3. Fill your social media feeds with deal detectives.
I've said it before and I'll say it again – one of the best ways to hear about flight deals (or any travel deal for that matter) is to actively have them in your newsfeed. This is primarily how we keep in the thrifty know-how for all travel deal types. Follow resources like Secret Flying on Twitter and Facebook, plus any major airline or airfare watcher so you're aware of hot fares as they come up.
4. Sign up for e-mail alerts on flights.
Scott's Cheap Flights is the best-of-the-best when it comes to flight deals (including mistake fares), and they will e-mail you immediately on each deal with a link for booking. Skyscanner and Airfare Watchdog also offer price-tracking systems, sending an e-mail alert as soon as a flight you're watching changes in price. You're not as likely to find an error fare this way, but in theory you would be notified if a major price drop happened on your specific date and route.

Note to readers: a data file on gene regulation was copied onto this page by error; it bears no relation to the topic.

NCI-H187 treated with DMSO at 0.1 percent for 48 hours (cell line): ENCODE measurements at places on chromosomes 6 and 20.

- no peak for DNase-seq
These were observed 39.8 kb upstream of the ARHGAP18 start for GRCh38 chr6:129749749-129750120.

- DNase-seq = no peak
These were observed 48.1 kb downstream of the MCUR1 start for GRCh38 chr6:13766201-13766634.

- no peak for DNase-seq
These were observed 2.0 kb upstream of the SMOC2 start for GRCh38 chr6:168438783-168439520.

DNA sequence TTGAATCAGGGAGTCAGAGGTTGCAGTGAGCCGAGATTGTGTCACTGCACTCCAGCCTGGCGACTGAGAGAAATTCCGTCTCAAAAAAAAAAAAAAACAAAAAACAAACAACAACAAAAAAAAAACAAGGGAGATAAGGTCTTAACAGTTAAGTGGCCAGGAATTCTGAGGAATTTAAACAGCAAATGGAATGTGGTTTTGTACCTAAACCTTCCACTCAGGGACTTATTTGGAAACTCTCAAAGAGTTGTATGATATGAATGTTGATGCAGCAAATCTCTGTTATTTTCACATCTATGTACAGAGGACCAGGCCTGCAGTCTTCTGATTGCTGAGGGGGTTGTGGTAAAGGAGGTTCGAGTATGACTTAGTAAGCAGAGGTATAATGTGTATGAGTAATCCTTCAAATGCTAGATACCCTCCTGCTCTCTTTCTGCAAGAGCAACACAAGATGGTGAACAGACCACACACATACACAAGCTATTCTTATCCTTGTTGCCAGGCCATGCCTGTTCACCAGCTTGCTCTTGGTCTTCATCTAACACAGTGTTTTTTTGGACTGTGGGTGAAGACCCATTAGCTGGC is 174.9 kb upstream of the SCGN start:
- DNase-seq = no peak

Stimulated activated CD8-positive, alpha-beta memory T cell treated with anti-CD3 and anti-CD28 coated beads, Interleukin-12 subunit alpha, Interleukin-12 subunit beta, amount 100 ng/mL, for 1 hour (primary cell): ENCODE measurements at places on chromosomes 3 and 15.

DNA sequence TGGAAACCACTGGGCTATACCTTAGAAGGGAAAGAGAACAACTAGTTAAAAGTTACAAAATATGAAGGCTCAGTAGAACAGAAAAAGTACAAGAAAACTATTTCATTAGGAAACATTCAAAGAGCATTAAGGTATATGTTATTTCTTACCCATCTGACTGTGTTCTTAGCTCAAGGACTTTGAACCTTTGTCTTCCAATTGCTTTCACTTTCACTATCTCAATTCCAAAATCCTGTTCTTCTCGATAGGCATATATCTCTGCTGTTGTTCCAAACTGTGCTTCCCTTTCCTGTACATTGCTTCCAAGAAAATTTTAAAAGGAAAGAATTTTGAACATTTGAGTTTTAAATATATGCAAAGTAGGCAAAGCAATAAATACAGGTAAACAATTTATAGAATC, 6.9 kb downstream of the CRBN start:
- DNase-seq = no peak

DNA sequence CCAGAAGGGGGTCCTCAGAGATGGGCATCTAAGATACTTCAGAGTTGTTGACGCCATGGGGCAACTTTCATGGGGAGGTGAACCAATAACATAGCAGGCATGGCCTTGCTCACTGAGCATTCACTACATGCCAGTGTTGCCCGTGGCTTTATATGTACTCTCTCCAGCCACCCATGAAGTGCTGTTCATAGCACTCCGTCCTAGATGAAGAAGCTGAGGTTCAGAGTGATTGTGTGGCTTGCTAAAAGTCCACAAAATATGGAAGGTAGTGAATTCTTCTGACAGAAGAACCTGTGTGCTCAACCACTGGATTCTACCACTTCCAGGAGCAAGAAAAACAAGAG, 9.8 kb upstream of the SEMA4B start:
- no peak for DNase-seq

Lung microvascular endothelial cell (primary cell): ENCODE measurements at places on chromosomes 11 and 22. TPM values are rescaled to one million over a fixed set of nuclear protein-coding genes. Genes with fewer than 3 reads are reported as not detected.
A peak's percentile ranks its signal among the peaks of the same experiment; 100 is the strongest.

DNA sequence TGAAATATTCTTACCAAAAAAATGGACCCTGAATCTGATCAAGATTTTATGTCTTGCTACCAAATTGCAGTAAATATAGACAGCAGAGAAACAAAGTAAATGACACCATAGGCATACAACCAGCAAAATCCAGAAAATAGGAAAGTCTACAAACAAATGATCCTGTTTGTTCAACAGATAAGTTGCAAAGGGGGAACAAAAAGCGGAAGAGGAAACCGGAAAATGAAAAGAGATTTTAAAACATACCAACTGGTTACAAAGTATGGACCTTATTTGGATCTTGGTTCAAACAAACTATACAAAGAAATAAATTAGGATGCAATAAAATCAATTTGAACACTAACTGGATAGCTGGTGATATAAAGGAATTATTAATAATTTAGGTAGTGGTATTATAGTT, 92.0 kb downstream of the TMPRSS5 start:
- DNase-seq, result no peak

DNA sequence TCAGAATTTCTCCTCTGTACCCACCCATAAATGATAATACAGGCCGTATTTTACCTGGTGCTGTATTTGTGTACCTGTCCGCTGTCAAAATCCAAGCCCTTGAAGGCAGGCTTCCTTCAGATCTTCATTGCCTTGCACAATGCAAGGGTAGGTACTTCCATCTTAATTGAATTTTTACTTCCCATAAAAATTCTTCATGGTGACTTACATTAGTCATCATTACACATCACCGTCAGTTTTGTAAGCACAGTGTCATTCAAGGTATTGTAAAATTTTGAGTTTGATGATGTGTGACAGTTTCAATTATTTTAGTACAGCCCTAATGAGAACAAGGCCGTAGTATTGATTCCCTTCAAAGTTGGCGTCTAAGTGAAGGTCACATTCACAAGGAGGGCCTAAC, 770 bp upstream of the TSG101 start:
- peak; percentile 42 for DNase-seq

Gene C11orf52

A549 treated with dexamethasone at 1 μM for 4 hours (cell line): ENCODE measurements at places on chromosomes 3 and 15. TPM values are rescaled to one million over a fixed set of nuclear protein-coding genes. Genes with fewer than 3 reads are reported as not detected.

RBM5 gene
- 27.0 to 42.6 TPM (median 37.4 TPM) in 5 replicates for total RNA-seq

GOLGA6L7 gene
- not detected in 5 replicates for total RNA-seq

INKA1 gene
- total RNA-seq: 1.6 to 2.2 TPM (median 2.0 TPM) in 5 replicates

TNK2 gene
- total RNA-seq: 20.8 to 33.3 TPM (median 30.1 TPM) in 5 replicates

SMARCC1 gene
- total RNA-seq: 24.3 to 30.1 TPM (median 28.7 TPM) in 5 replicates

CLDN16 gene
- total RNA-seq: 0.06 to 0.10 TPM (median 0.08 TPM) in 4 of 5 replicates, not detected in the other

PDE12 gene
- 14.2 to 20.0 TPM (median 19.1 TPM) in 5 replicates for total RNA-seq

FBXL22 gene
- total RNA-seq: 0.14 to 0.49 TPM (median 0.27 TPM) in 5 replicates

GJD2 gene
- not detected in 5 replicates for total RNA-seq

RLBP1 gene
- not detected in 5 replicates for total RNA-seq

Are there risks to booking mistake fares? Do tickets ever get cancelled?
Yes and yes, but the odds are minimal. The primary risk of booking an error fare is that if an airline decides to amend it, your ticket will be refunded and cancelled. Usually though, error fares are honoured.
When you book an error fare, you need to await your confirmation. Just because you've bought a ticket, does not mean an airline will keep that price. If you want to book the rest of your trip (e.g. car rentals & hotels), use fee-free cancellation sites like TripAdvisor and Kayak. It can take up to a few days to receive a flight confirmation after purchasing, so do be patient.